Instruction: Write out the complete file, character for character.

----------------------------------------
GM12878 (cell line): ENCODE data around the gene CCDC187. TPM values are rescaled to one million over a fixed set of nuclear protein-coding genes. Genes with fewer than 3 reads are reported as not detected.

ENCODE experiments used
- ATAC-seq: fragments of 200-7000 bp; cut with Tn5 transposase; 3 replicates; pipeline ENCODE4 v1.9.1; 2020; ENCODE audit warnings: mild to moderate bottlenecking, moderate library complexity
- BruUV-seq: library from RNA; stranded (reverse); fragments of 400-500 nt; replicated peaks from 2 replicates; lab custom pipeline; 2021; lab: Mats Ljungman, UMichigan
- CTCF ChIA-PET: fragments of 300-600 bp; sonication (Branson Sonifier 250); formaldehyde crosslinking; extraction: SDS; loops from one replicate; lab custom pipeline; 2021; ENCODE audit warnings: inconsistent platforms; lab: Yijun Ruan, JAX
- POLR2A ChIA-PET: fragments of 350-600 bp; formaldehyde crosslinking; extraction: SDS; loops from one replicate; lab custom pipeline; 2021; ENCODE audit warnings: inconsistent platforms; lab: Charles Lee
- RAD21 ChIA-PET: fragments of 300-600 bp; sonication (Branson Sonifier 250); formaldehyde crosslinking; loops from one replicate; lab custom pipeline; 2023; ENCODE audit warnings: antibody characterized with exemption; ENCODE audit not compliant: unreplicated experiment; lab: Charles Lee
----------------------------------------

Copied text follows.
GM12878 (cell line): ENCODE data around the gene CCDC187. TPM values are rescaled to one million over a fixed set of nuclear protein-coding genes. Genes with fewer than 3 reads are reported as not detected.

ENCODE experiments used
- ATAC-seq: fragments of 200-7000 bp; cut with Tn5 transposase; 3 replicates; pipeline ENCODE4 v1.9.1; 2020; ENCODE audit warnings: mild to moderate bottlenecking, moderate library complexity
- BruUV-seq: library from RNA; stranded (reverse); fragments of 400-500 nt; replicated peaks from 2 replicates; lab custom pipeline; 2021; lab: Mats Ljungman, UMichigan
- CTCF ChIA-PET: fragments of 300-600 bp; sonication (Branson Sonifier 250); formaldehyde crosslinking; extraction: SDS; loops from one replicate; lab custom pipeline; 2021; ENCODE audit warnings: inconsistent platforms; lab: Yijun Ruan, JAX
- POLR2A ChIA-PET: fragments of 350-600 bp; formaldehyde crosslinking; extraction: SDS; loops from one replicate; lab custom pipeline; 2021; ENCODE audit warnings: inconsistent platforms; lab: Charles Lee
- RAD21 ChIA-PET: fragments of 300-600 bp; sonication (Branson Sonifier 250); formaldehyde crosslinking; loops from one replicate; lab custom pipeline; 2023; ENCODE audit warnings: antibody characterized with exemption; ENCODE audit not compliant: unreplicated experiment; lab: Charles Lee